Joseph Stiglitz and Hamid Rashid
The United Nations has described vividly the magnitude of the problem. More than half of countries worldwide – and two-thirds of the world’s population – will suffer the consequences of inaction. Stagnation and high unemployment in developing countries will push 140 million more into extreme poverty, breeding discontent and instability and wiping out years of development. Their recovery from what the United Nations (UNDESA, 2020) and the IMF (2020) predict will be an unprecedented global slowdown will take years
The credibility of the multilateral system will indubitably (certainly) be tarnished, with millions suffering the consequences of an avoidable debt crisis. Almost surely, and deservedly, the global financial structure and the democracies of the West will get part of the blame for failing to prevent the catastrophe. The international community has recognised the gravity and the urgency.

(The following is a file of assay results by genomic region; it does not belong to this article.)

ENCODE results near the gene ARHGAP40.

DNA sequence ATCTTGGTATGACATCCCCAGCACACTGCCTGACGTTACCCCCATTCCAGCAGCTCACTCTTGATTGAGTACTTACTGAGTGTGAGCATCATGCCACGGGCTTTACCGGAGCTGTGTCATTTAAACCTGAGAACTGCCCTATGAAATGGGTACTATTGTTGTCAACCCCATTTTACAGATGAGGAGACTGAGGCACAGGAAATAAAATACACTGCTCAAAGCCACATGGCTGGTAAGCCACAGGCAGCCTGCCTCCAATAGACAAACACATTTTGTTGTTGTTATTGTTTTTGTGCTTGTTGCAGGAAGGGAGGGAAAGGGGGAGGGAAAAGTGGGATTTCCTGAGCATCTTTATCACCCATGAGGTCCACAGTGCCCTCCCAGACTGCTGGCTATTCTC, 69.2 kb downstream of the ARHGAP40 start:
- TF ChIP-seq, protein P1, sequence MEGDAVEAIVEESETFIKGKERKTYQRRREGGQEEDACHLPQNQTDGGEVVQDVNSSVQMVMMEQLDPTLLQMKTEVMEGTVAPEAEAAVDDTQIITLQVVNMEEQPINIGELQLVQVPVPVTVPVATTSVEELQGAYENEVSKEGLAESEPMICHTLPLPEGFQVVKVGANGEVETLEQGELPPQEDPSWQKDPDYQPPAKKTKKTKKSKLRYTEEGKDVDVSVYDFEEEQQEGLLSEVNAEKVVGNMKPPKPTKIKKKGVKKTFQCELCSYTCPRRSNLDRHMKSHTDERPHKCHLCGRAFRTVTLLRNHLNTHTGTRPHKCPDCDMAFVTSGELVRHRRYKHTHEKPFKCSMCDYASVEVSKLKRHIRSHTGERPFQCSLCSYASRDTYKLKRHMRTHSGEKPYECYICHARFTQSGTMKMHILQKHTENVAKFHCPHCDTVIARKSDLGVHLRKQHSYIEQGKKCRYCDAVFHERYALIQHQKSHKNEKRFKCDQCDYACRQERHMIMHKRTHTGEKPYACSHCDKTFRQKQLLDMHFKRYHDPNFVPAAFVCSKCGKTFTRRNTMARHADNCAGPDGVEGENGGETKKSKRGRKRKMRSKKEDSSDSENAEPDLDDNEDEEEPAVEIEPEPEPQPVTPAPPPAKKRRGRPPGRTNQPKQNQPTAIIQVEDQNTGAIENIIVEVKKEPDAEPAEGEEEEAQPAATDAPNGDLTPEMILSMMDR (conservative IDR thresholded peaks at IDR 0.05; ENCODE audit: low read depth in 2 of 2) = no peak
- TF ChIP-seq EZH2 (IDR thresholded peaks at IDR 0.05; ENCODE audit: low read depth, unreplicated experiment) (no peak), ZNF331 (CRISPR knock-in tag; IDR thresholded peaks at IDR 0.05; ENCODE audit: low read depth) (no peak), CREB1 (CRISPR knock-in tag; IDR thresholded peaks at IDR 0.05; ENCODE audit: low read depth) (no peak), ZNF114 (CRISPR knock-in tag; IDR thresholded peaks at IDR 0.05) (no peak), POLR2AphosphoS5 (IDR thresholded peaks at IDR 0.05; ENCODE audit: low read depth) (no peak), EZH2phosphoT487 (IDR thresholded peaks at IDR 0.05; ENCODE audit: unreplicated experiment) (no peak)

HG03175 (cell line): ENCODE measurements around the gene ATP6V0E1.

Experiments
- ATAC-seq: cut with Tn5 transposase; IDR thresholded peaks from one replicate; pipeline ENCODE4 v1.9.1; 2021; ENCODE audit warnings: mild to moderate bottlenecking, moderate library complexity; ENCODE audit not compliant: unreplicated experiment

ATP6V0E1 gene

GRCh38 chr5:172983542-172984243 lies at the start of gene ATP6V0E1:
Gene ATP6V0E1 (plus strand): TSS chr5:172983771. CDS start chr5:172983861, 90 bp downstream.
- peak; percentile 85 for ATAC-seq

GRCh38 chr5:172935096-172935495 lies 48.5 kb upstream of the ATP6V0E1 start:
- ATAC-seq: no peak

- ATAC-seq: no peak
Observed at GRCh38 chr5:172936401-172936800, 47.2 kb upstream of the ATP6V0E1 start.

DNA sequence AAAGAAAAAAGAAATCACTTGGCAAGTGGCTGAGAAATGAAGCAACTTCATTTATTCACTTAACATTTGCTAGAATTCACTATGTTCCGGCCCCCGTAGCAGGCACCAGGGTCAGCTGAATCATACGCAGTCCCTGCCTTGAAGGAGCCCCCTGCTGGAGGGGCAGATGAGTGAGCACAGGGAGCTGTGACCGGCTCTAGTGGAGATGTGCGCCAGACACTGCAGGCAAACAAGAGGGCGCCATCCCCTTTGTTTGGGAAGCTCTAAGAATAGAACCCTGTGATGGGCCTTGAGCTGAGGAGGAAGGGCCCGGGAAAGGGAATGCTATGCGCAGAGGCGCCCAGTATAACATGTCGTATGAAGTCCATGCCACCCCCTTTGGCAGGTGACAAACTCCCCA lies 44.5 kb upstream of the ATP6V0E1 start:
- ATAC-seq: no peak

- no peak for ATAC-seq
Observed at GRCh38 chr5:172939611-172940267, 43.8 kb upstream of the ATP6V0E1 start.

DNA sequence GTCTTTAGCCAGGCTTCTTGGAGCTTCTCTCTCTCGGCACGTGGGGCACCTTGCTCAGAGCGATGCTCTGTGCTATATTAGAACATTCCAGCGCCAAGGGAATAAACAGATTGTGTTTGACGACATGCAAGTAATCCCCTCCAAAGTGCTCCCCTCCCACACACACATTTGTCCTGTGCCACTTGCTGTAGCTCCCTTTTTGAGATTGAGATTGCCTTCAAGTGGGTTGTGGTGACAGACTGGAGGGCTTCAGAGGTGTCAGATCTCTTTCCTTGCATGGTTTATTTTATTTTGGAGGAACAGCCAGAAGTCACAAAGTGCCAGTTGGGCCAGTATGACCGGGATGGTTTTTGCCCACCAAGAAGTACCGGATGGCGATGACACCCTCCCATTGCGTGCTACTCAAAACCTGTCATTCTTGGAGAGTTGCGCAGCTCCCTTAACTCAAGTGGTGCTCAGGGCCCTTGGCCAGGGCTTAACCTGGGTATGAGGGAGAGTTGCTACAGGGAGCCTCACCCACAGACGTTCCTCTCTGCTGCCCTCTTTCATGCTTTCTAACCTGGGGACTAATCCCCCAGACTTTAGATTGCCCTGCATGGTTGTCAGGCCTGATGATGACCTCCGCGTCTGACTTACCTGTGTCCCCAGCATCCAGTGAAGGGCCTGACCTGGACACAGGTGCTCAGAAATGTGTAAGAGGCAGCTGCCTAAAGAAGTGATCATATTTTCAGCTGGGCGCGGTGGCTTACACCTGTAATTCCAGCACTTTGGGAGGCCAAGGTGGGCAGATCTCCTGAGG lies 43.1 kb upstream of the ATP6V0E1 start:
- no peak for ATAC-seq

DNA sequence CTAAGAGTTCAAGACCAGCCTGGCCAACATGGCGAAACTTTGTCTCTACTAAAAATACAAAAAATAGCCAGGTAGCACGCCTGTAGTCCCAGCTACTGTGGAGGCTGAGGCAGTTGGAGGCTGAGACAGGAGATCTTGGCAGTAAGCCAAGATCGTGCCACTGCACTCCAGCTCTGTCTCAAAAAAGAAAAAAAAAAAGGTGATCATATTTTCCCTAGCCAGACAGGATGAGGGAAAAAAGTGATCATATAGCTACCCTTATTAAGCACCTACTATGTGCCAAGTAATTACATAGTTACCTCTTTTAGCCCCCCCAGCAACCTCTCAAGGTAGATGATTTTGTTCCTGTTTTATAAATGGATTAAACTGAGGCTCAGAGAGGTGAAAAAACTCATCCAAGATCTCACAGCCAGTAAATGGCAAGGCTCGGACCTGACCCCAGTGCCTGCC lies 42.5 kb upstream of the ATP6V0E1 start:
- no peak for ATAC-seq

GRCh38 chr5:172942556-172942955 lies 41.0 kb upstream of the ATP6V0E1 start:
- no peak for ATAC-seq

The United Nations has called for immediate debt relief for the least developed countries and other low-income countries in debt distress (United Nations, 2020). The G20 has rightly called for a moratorium on debt servicing for low- and middle-income countries (G20, 2020). But beyond the calls, there is little progress.
The stay on official debt for the poorest countries that they called for was a beginning, but just a beginning; it didn’t deal with private debt, it didn’t deal with the debts of emerging markets, and it didn’t deal with the restructuring of debt that will be required. The likelihood of a calamitous debt crisis continues to tick like a time bomb.
One hundred years ago, during another global pandemic, John Maynard Keynes warned the world against the risk of the unsustainable debt burden that the victorious powers imposed on Germany in Versailles. His warnings were prescient.
Between the two world wars, European countries – both those who won the war and those who lost – were saddled with unsustainable war debt. A highly profitable – but perilous – global financial system emerged during the Roaring (loud) Twenties.